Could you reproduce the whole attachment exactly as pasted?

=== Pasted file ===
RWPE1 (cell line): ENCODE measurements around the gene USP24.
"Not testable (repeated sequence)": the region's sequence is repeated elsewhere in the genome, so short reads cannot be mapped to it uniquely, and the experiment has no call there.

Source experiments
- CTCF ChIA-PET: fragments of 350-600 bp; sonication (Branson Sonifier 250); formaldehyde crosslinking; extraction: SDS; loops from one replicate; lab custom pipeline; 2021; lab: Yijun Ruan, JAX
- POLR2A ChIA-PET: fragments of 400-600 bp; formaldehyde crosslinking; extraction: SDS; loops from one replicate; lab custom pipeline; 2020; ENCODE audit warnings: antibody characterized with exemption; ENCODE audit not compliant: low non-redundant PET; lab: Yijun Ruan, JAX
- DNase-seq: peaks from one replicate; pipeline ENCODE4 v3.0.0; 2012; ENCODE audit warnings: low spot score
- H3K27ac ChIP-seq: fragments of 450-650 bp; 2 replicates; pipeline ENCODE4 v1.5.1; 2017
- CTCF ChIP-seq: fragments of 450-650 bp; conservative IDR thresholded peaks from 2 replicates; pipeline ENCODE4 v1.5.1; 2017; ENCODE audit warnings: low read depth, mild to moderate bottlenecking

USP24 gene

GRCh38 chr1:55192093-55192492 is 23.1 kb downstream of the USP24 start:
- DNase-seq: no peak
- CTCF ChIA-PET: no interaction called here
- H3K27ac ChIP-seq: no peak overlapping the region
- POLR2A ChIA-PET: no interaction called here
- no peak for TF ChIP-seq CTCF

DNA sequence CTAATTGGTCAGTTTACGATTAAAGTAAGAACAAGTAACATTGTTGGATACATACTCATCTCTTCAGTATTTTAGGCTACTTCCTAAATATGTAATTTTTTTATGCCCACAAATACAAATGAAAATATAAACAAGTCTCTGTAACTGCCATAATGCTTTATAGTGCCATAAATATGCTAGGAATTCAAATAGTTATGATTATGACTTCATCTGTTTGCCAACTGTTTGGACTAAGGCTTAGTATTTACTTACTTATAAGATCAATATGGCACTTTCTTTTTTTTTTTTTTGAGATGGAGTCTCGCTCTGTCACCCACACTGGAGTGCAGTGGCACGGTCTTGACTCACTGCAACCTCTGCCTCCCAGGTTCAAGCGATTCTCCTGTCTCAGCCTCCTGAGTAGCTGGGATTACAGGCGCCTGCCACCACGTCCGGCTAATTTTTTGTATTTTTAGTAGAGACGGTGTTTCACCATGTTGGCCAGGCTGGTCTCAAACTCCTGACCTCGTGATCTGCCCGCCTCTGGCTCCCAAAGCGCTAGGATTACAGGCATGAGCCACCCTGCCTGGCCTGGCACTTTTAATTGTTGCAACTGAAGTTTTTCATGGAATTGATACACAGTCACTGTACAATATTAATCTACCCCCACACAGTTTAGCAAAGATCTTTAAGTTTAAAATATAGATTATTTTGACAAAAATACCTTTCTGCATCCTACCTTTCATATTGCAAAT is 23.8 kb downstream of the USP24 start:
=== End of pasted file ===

RWPE1 (cell line): ENCODE measurements around the gene USP24.
"Not testable (repeated sequence)": the region's sequence is repeated elsewhere in the genome, so short reads cannot be mapped to it uniquely, and the experiment has no call there.

Source experiments
- CTCF ChIA-PET: fragments of 350-600 bp; sonication (Branson Sonifier 250); formaldehyde crosslinking; extraction: SDS; loops from one replicate; lab custom pipeline; 2021; lab: Yijun Ruan, JAX
- POLR2A ChIA-PET: fragments of 400-600 bp; formaldehyde crosslinking; extraction: SDS; loops from one replicate; lab custom pipeline; 2020; ENCODE audit warnings: antibody characterized with exemption; ENCODE audit not compliant: low non-redundant PET; lab: Yijun Ruan, JAX
- DNase-seq: peaks from one replicate; pipeline ENCODE4 v3.0.0; 2012; ENCODE audit warnings: low spot score
- H3K27ac ChIP-seq: fragments of 450-650 bp; 2 replicates; pipeline ENCODE4 v1.5.1; 2017
- CTCF ChIP-seq: fragments of 450-650 bp; conservative IDR thresholded peaks from 2 replicates; pipeline ENCODE4 v1.5.1; 2017; ENCODE audit warnings: low read depth, mild to moderate bottlenecking

USP24 gene

GRCh38 chr1:55192093-55192492 is 23.1 kb downstream of the USP24 start:
- DNase-seq: no peak
- CTCF ChIA-PET: no interaction called here
- H3K27ac ChIP-seq: no peak overlapping the region
- POLR2A ChIA-PET: no interaction called here
- no peak for TF ChIP-seq CTCF

DNA sequence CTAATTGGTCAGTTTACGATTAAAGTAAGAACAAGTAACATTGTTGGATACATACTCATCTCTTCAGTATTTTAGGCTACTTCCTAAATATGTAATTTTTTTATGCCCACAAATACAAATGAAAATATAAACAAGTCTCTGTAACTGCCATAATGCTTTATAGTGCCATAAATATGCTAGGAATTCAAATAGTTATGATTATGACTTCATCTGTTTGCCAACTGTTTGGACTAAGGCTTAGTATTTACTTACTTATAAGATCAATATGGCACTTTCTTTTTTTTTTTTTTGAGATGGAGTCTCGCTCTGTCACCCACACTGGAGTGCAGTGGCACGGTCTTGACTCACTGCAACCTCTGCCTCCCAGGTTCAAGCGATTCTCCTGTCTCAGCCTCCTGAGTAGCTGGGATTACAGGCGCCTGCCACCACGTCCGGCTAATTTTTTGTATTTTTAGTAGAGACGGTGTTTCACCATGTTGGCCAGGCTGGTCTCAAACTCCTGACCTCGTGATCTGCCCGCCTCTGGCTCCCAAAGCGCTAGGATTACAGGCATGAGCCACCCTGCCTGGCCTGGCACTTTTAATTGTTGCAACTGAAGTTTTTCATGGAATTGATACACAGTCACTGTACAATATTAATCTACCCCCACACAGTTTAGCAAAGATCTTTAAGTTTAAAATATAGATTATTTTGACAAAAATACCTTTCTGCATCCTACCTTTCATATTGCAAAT is 23.8 kb downstream of the USP24 start: